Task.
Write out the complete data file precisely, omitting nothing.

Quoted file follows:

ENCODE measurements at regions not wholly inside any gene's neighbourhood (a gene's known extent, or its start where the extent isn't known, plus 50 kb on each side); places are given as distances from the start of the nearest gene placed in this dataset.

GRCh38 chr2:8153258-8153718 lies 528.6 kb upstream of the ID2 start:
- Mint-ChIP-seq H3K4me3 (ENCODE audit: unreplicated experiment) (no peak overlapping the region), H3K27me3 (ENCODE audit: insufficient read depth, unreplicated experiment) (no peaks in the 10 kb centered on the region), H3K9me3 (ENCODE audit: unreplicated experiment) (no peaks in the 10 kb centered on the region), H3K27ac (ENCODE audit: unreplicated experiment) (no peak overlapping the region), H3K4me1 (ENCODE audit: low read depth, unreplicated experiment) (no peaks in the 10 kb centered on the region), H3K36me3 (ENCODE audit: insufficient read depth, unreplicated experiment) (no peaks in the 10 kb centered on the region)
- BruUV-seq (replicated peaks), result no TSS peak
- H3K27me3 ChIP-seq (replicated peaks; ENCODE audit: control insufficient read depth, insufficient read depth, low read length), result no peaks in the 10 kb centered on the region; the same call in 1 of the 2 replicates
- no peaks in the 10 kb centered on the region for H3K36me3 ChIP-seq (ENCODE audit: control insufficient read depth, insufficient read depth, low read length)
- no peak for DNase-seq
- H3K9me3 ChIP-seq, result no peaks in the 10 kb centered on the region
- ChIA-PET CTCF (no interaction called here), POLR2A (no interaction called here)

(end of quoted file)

ENCODE measurements at regions not wholly inside any gene's neighbourhood (a gene's known extent, or its start where the extent isn't known, plus 50 kb on each side); places are given as distances from the start of the nearest gene placed in this dataset.

GRCh38 chr2:8153258-8153718 lies 528.6 kb upstream of the ID2 start:
- Mint-ChIP-seq H3K4me3 (ENCODE audit: unreplicated experiment) (no peak overlapping the region), H3K27me3 (ENCODE audit: insufficient read depth, unreplicated experiment) (no peaks in the 10 kb centered on the region), H3K9me3 (ENCODE audit: unreplicated experiment) (no peaks in the 10 kb centered on the region), H3K27ac (ENCODE audit: unreplicated experiment) (no peak overlapping the region), H3K4me1 (ENCODE audit: low read depth, unreplicated experiment) (no peaks in the 10 kb centered on the region), H3K36me3 (ENCODE audit: insufficient read depth, unreplicated experiment) (no peaks in the 10 kb centered on the region)
- BruUV-seq (replicated peaks), result no TSS peak
- H3K27me3 ChIP-seq (replicated peaks; ENCODE audit: control insufficient read depth, insufficient read depth, low read length), result no peaks in the 10 kb centered on the region; the same call in 1 of the 2 replicates
- no peaks in the 10 kb centered on the region for H3K36me3 ChIP-seq (ENCODE audit: control insufficient read depth, insufficient read depth, low read length)
- no peak for DNase-seq
- H3K9me3 ChIP-seq, result no peaks in the 10 kb centered on the region
- ChIA-PET CTCF (no interaction called here), POLR2A (no interaction called here)